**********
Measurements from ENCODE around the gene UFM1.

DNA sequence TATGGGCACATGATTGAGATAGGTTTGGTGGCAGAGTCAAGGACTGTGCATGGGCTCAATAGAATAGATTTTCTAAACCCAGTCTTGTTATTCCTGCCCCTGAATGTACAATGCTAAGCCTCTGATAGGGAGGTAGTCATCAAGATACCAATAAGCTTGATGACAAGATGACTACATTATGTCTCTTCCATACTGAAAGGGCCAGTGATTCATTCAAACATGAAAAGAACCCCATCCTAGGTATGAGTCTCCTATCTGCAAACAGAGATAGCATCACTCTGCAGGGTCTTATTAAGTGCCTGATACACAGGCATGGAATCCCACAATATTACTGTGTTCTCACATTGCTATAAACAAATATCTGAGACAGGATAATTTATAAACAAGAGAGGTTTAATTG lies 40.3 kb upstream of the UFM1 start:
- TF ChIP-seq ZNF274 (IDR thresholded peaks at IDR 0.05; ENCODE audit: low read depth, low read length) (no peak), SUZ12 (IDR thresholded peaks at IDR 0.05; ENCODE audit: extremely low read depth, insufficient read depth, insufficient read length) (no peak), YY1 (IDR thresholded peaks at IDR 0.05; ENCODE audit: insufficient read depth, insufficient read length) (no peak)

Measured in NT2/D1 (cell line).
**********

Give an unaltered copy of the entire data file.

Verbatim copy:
Measurements from ENCODE around the gene UFM1.

DNA sequence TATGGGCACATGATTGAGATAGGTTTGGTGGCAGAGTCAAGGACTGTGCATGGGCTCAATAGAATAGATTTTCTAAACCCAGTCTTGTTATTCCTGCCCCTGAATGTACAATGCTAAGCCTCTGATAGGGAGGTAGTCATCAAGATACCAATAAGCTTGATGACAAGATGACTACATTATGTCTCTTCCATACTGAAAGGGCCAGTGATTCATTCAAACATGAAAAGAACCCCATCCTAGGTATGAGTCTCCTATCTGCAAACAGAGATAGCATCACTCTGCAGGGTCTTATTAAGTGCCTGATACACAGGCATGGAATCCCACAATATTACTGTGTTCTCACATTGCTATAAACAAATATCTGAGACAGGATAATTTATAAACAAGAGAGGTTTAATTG lies 40.3 kb upstream of the UFM1 start:
- TF ChIP-seq ZNF274 (IDR thresholded peaks at IDR 0.05; ENCODE audit: low read depth, low read length) (no peak), SUZ12 (IDR thresholded peaks at IDR 0.05; ENCODE audit: extremely low read depth, insufficient read depth, insufficient read length) (no peak), YY1 (IDR thresholded peaks at IDR 0.05; ENCODE audit: insufficient read depth, insufficient read length) (no peak)

Measured in NT2/D1 (cell line).